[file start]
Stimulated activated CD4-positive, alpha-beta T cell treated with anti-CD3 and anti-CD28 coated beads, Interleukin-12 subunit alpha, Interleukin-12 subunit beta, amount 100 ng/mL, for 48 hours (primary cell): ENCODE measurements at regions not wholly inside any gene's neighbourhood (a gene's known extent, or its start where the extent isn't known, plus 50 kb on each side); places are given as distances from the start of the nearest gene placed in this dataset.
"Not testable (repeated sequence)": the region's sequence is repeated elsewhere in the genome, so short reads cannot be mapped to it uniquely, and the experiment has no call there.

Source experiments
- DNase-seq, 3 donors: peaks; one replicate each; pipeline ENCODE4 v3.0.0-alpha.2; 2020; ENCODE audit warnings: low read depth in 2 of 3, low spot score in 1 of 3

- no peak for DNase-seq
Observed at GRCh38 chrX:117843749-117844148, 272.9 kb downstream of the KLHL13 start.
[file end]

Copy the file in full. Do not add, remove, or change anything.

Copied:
Stimulated activated CD4-positive, alpha-beta T cell treated with anti-CD3 and anti-CD28 coated beads, Interleukin-12 subunit alpha, Interleukin-12 subunit beta, amount 100 ng/mL, for 48 hours (primary cell): ENCODE measurements at regions not wholly inside any gene's neighbourhood (a gene's known extent, or its start where the extent isn't known, plus 50 kb on each side); places are given as distances from the start of the nearest gene placed in this dataset.
"Not testable (repeated sequence)": the region's sequence is repeated elsewhere in the genome, so short reads cannot be mapped to it uniquely, and the experiment has no call there.

Source experiments
- DNase-seq, 3 donors: peaks; one replicate each; pipeline ENCODE4 v3.0.0-alpha.2; 2020; ENCODE audit warnings: low read depth in 2 of 3, low spot score in 1 of 3

- no peak for DNase-seq
Observed at GRCh38 chrX:117843749-117844148, 272.9 kb downstream of the KLHL13 start.